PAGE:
Are these men's bones made of steel? Or are their fists cotton? Why doesn't riddling that guy with bullets even slow him down?

Often, when you play video games, you may find yourself puzzled and annoyed by the inefficiency of the weapons wielded by the characters. This is an interesting question that involves the game balance as well as the feeling of power we seek when we decide to take the role of the imaginary beefcake dual-wielding miniguns.

Firstly, there is the gameplay aspect: in real life, a single good hit from the enemy can often be fatal, but it is not necessarily entertaining to be collecting your brain matter from the walls every time someone gets and uses a chance to shoot at you. Particularly single-player protagonists tend to be blatantly durable by human(oid) standards: in various The Legend of Zelda games Link can take an absurd number of arrows, sword strikes and snake bites before having to gulp down some magic potion or consulting that poor fairy he had imprisoned in a bottle a while ago. And this is despite the fact that in many games of the series, Link is not even implied to be wearing any kind of armor.

It can be comical to see Solid Snake CQC the crap out of a bunch of armed opponents while taking minimal damage from their bullets, but the main problem is that in many cases the enemies, too, are disturbingly hard to kill. In the God of War games, for example, Kratos' blades are shown to be easily capable of decapitating a large man, and yet, even most basic enemies tend to require multiple hits to kill. What on earth are you swinging there, mate? Divine weapons of doom, or chained butter knives? Why doesn't just poking someone make his head explode the way it happens with just about any weapon in the cutscenes?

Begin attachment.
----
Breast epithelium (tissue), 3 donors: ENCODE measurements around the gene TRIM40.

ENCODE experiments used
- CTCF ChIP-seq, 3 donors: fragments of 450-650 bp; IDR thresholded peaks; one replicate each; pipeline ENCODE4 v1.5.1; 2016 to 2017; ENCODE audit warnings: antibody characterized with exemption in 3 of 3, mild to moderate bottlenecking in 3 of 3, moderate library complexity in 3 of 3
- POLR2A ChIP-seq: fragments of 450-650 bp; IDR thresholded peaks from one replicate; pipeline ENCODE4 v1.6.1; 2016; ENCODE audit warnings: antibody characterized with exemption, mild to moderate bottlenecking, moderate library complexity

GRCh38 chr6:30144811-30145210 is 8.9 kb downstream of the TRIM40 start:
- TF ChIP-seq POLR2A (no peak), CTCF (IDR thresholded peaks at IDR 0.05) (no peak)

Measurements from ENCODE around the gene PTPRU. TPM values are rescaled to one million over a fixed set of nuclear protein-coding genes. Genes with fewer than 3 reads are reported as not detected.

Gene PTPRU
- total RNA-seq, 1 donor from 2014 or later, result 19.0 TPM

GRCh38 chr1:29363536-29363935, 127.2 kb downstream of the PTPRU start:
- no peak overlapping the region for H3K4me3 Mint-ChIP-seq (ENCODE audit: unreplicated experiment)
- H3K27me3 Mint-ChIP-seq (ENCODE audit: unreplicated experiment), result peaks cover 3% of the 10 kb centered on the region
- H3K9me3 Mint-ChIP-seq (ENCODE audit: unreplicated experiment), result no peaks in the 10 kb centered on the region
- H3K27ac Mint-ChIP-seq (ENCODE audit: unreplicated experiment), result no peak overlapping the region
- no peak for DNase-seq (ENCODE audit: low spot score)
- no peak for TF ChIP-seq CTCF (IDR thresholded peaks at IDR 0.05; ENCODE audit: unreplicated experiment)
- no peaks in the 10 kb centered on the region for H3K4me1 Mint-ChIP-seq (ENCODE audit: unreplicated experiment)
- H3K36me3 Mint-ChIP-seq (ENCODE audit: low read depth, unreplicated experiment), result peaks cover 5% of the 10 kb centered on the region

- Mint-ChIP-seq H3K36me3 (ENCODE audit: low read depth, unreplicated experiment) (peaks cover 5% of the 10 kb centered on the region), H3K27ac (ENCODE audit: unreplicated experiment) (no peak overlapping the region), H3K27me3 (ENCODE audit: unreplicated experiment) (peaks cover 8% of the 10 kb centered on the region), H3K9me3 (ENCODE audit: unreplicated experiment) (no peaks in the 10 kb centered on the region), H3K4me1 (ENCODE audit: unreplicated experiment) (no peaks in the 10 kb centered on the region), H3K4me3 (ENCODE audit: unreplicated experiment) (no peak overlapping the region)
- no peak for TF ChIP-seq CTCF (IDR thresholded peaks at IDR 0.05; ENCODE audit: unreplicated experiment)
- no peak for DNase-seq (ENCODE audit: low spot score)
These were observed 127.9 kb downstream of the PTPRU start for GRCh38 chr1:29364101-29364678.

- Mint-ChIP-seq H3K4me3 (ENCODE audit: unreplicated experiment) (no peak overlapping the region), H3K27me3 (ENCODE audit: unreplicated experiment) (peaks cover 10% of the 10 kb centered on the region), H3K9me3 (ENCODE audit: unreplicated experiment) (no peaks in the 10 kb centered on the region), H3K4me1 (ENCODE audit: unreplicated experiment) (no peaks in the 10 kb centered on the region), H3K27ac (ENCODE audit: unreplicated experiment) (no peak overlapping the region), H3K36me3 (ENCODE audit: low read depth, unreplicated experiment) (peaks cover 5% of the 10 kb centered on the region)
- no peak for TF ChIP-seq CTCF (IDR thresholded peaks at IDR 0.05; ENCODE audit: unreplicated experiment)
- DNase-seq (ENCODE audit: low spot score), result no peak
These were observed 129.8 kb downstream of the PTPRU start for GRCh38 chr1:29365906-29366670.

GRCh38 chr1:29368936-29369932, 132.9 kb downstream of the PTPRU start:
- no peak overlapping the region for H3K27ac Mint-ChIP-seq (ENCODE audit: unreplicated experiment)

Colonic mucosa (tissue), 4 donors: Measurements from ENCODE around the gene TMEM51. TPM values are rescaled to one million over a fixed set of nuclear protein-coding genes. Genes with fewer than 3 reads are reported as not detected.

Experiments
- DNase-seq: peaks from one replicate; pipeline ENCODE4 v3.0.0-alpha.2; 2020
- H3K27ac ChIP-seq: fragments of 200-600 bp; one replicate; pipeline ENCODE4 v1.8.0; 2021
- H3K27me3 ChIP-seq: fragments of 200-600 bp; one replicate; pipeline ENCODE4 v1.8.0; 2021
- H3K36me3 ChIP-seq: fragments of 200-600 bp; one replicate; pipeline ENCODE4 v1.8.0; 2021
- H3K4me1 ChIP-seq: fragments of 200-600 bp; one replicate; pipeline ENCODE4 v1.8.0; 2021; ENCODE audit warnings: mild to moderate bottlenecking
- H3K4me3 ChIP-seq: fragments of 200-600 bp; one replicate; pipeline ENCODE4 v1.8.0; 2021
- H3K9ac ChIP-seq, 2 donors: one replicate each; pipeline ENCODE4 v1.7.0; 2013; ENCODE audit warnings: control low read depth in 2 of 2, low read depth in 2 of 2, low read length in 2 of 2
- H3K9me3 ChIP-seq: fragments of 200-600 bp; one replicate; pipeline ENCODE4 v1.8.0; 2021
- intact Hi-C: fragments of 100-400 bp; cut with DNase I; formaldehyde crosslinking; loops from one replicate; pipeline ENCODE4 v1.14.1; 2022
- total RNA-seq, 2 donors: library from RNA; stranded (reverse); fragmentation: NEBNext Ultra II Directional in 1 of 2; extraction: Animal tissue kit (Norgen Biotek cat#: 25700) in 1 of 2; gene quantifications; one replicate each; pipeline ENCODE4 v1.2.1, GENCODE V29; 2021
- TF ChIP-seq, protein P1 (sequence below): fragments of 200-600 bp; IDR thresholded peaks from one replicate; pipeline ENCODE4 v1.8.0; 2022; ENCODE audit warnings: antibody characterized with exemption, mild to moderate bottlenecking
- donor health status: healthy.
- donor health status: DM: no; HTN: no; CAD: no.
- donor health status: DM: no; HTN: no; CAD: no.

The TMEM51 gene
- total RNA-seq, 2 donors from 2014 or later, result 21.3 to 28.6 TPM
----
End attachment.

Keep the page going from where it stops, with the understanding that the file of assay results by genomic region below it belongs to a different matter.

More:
Some games do get it right, of course. A good example would be Command & Conquer 3: Tiberium Wars: when that gigantic Mammoth Tank points its twin railguns at a light enemy vehicle, you can expect to see light enemy vehicle pieces flying all over the place. Those shots really put holes in most targets, and even the opposing heavy vehicles, such as the Avatar mech, cannot take repeated pummeling for long. Additionally, medium vehicles and even heavy infantry can cause impressive amounts of devastation once properly upgraded and sent to attack the right kind of target. However, despite this, things generally do not seem like they've been armored with soaked paper: the Predator Tank can take a decent amount of cannon shells, and Mammoth Tanks generally shrug off anything that isn't from another heavy vehicle, advanced stationary defense system or an anti-armor infantry squad. In general, units feel both powerful and durable at the same time.

In some cases, though, an attack being underpowered is justified. For example, in some Fire Emblem games a character may be completely unaffected by an attack provided that the defense is sufficiently much tougher than the offense. And that's credible and realistic: the heavy plate armor and bulk of an experienced General certainly can be expected to deflect hits from a low-quality sword wielded by someone with barely any physical strength. Largely unarmored Berserkers being unaffected by sword strikes is a bit less reasonable, though. Or maybe those guys have beards so bushy that they stop lesser blades... Nevertheless, it is pretty much equally ridiculous to see a tank being slowly stabbed to death with spears as is having a particularly tough dude's mustache absorb sniper rifle rounds.

Interestingly, in my opinion, there is a fairly easy solution to the problem of underpowered weapons that does not require making the gameplay focused around one-hit kills: add armor. If it takes ten hits from a sword to make enough paper cuts to cause a man to bleed to death, your weapon is ridiculously dull. On the other hand, if you use nine blows to peel the opponent's armor and the tenth to finish him off, your blade is suddenly utterly badass because it can cleave freaking plate armor! And this would be despite the fact that you'd still have to whack the enemy ten times to beat him.